The underpinning benefit of wide bandgap materials is their relative ‘strength’ compared to silicon, in withstanding a voltage. Known as the critical electric field of a semiconductor and measured in volts per centimetre, a unit length of SiC material can hold back 9x more voltage than Si before it goes bang! All SiC’s other benefits (its great thermal conductivity, wide bandgap etc), are a fantastic bonus that add to its appeal, but the critical electric field is key.
In both scenarios, the increased “strength” can be exploited in one of two ways. Replacing the old Si concrete dam with the same amount of SiC reinforced concrete results in a new dam could hold back 9x the water pressure and it could therefore be utilised to control even greater reservoirs. Or else, in the same location, blocking the same body of water, the new SiC dam can be slimmed down making it 9x thinner than the original. So too the active region of the transistor, whose current carrying ‘drift region’ is 9x thinner than the silicon transistor it is replacing. This is the case now as 600 V and 1200 V SiC MOSFETs begin to replace Si IGBTs of the same voltage class in electric vehicle inverters.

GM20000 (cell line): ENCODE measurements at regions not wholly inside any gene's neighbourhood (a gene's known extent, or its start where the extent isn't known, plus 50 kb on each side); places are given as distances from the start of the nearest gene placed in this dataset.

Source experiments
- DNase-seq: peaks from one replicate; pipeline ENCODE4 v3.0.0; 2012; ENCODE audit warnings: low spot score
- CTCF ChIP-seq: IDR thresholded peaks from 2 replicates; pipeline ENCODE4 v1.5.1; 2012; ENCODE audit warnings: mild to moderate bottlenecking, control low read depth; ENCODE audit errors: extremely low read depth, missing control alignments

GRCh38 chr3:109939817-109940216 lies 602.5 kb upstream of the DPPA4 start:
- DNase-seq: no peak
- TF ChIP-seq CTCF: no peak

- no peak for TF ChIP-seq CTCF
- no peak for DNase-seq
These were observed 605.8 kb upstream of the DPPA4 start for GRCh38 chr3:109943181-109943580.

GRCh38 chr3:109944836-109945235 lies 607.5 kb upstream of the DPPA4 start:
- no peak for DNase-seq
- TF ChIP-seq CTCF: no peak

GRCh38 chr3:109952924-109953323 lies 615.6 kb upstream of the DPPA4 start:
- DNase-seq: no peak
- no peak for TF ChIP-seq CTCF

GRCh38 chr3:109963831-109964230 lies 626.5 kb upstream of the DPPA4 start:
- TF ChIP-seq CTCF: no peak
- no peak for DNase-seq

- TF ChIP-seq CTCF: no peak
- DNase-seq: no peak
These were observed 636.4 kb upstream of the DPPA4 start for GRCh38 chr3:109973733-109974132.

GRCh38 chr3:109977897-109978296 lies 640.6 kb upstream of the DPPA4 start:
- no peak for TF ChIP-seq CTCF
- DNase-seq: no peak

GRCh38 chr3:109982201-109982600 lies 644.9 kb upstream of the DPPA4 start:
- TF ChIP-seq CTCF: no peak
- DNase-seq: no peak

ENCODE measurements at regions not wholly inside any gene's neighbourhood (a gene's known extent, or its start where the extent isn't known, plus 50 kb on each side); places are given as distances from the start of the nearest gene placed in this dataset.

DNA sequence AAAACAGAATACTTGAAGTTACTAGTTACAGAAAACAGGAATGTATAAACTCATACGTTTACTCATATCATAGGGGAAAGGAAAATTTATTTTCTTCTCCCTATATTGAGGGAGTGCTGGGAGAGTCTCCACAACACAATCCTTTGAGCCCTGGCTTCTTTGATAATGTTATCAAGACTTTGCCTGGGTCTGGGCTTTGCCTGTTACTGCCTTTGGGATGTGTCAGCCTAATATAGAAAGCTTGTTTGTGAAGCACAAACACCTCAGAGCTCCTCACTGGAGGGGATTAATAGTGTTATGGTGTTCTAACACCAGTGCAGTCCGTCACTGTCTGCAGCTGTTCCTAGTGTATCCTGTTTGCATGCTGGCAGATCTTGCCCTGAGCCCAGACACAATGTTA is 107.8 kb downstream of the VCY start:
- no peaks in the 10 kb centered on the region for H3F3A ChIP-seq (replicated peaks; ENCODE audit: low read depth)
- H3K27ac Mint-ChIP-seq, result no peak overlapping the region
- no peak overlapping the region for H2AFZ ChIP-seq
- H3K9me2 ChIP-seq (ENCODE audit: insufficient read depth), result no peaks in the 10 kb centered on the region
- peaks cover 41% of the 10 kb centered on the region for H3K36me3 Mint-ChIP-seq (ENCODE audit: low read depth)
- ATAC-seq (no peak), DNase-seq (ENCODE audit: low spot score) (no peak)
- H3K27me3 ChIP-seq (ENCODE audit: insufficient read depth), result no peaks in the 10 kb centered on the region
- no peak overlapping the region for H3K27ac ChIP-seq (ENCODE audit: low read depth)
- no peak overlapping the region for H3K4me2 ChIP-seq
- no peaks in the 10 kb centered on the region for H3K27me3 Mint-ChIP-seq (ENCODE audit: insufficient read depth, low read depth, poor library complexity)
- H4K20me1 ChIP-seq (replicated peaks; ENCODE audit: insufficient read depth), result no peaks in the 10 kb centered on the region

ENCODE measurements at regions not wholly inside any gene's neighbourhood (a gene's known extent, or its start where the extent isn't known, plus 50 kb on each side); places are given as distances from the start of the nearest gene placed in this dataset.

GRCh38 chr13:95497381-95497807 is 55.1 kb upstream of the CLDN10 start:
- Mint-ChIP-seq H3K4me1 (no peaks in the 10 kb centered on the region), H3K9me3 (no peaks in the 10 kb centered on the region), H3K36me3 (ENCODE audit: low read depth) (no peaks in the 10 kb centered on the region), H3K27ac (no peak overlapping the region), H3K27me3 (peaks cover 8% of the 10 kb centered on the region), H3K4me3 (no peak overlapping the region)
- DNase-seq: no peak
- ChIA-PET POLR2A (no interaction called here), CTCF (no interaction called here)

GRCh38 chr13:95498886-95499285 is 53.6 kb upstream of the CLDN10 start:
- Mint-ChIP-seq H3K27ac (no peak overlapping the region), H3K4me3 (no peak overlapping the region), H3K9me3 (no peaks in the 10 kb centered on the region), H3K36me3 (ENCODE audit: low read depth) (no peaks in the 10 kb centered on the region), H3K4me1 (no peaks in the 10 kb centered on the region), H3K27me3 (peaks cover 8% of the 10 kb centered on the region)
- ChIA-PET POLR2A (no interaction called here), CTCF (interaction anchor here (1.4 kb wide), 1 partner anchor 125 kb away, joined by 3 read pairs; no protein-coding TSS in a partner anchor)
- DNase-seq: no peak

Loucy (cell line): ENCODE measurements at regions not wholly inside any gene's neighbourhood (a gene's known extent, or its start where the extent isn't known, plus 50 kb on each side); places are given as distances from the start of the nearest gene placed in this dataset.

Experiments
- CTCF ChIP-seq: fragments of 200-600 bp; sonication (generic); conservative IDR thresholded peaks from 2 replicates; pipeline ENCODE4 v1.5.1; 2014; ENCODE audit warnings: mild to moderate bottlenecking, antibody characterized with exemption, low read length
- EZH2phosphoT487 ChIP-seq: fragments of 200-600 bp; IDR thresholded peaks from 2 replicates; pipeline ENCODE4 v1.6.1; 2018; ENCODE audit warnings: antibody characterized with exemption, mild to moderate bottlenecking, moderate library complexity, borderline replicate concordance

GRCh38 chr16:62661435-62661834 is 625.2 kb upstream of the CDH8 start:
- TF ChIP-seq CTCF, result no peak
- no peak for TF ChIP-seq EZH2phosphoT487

Returning to our mountain scene for a final time. Dams fully constructed, water is released through them via sluiceways – pipes that traverse the full thickness of the concrete. The flow of water through a pipe decreases proportionally with its length (I had to look it up but its true!) and so the flow rate through the new dam is 9 times greater than through the old dam. Once again this (more or less…) holds true in the semiconductor, whose resistance scales with semiconductor length, and so the now shorter SiC semiconductor “pipe” allows significantly more electrical current to pass through.
When the Levee Breaks?